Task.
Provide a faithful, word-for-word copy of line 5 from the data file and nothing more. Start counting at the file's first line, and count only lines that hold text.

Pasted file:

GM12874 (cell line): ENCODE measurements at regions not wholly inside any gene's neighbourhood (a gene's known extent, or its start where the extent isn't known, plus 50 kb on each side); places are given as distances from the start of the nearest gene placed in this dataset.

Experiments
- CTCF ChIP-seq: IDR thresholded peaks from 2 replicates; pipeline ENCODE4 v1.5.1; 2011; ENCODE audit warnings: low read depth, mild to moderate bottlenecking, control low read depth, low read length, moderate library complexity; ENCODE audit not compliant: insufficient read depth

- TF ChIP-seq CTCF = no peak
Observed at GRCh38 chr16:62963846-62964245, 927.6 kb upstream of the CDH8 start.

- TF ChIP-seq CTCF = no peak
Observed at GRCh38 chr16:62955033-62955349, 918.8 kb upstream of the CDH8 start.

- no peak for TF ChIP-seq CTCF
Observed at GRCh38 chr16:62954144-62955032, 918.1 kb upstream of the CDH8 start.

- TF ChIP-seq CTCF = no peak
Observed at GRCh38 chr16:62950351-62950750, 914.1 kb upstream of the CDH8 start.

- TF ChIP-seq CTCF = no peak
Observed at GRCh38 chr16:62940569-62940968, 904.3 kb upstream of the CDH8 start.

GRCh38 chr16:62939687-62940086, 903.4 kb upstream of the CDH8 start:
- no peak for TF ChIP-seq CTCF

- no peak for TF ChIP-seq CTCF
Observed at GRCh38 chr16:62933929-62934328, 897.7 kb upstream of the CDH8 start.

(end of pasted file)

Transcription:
Observed at GRCh38 chr16:62963846-62964245, 927.6 kb upstream of the CDH8 start.